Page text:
Don’t argue about the spoiler rules in the thread, take it to the pit if necesary.
Gukamatz has been moderating these threads because he’s more familiar with the source content than the other cafe society mods. This was his note in the OP of the first thread this season:
We left off last week with Arya and Gendry caught by Lannister men. Theon Greyjoy has decided to side with King Dick over Robb, and the Iron Islanders prepare to invade the north. Catelyn attempts to win over Renly with bad diplomacy, mocking them for playing games of grab-ass while the north wages war. We may see reprecussions for Tyrion’s imprisoning of a grand maester.
I posted this question at Sepinwall’s blog, and am asking here too because I’m really curious.
I’m curious if viewers who haven’t read the books are upset by what happened with Melisandre. This is the first real magic we’ve seen, and it has the potential to upset the balance of power, and make the humans less important. I mean, why worry about what the Lannisters and Greyjoys are up to when one side can birth monsters? Will some viewers see GoT as an X-rated Harry Potter now? Will this be too much magic? I guess I’m asking non-readers how this affects their perception of the show.
[li]King Renly of House Bullwinkle; awesome banners, dude.[/li][li]Good gods, Joff; someone gets you a blowjob for your birthday, just drop trou and appreciate the fine craftswomanship. [/li][/ol]
I’m leery of magic. So far it’s been on the periphery, and I have no idea where this particular incident is going, so I don’t know whether I’ll like it or not, but the story is sufficiently interesting as a conflict between human powers. Magic can be game changing and arbitrary - changing the balance of power and the direction of the story. There’s a certain degree of familiarity and plausibility with the political machinations of real people - we can predict and relate and understand - but anything goes with magic.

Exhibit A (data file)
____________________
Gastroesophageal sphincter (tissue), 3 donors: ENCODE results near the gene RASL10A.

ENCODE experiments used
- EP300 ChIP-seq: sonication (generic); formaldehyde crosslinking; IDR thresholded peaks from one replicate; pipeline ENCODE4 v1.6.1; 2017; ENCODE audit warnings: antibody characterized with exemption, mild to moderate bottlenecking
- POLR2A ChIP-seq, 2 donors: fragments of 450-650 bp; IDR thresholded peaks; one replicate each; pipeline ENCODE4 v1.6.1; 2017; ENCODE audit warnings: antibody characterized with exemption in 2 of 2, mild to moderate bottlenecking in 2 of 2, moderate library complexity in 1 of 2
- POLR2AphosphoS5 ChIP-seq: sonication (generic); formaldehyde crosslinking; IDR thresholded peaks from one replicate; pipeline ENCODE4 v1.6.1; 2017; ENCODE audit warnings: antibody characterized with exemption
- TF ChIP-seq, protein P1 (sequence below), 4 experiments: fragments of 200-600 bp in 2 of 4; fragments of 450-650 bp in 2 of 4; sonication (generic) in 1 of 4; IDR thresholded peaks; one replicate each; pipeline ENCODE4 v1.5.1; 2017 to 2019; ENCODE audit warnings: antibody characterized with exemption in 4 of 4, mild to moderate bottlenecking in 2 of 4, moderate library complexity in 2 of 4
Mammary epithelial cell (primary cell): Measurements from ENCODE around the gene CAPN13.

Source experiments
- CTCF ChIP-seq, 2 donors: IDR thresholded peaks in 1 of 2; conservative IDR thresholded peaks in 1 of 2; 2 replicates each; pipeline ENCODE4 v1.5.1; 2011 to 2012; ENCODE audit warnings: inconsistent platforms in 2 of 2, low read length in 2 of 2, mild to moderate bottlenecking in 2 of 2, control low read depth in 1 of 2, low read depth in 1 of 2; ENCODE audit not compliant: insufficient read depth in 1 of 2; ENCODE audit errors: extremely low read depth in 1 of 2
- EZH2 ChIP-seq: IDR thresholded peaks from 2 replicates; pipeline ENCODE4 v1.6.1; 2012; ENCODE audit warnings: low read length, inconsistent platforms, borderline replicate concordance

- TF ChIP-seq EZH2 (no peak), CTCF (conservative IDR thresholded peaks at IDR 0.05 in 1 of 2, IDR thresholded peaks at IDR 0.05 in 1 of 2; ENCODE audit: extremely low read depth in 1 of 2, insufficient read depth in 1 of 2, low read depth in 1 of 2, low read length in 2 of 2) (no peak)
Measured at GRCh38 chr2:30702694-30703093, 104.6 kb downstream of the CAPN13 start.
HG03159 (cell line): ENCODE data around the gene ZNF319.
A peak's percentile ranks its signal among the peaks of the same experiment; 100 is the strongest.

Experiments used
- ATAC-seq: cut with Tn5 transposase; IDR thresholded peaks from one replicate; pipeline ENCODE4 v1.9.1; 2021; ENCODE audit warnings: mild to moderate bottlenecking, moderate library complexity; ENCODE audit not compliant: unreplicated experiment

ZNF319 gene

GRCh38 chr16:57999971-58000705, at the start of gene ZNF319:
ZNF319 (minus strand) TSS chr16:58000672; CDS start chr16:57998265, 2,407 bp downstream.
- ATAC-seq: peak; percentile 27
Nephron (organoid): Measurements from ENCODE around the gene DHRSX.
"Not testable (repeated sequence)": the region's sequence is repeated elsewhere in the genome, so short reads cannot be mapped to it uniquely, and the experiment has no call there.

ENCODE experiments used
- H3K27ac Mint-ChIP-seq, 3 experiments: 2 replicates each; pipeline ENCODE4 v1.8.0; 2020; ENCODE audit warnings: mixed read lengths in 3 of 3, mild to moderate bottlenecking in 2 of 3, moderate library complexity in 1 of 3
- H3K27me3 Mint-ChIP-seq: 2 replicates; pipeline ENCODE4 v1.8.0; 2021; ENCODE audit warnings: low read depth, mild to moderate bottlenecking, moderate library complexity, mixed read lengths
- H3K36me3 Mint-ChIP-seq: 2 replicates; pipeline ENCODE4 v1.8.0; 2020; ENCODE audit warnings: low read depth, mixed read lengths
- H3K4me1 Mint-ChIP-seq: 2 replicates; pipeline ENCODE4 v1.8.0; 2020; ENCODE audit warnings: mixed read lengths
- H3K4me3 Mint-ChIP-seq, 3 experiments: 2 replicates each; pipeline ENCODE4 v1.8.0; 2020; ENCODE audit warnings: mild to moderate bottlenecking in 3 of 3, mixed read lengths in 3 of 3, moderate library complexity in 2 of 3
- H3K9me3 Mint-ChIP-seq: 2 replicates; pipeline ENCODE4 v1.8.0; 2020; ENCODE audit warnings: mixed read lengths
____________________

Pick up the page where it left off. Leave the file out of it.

I would imagine this is going to make Stannis’ faction a greater force to be reckoned with, as his implied numbers didn’t support him as a major player.
Tyrion continues to be a fucking rock star. The way he waltzed in and scolded Joffrey and the kingsguard - the way he was able to figure out yet more incest, all awesome. This is the Tyrion show and everything else is secondary.
Incidentally, I’m not sure it’s really consistent that Joffrey was left helpless and angry at Tyrion. He threatened his own mother with death after she slapped him, and what Tyrion did was probably just as bad. If Joffrey was to kill Tyrion, Tywin would step in and it would be the end of him - but he seems arrogant, cruel, and drunk off his own power enough to not think that one through and simply execute Tyrion, or at least otherwise punish him.
It’s interesting that Tyrion can so casually threaten to have Bronn kill people, though. Bronn, though capable, is still a common mercenary - it seems he’s an unlikely match for a knight. It’s true that we’ve seen him best a knight before, but not in a way that would allow Tyrion to act as if he’s the biggest badass in the land.
As long as the magic is used in a consistent manner and not as a way of jimmying up the plot however you like, got no problem. So far it has been used with restraint. I’m concerned about the dragons, though.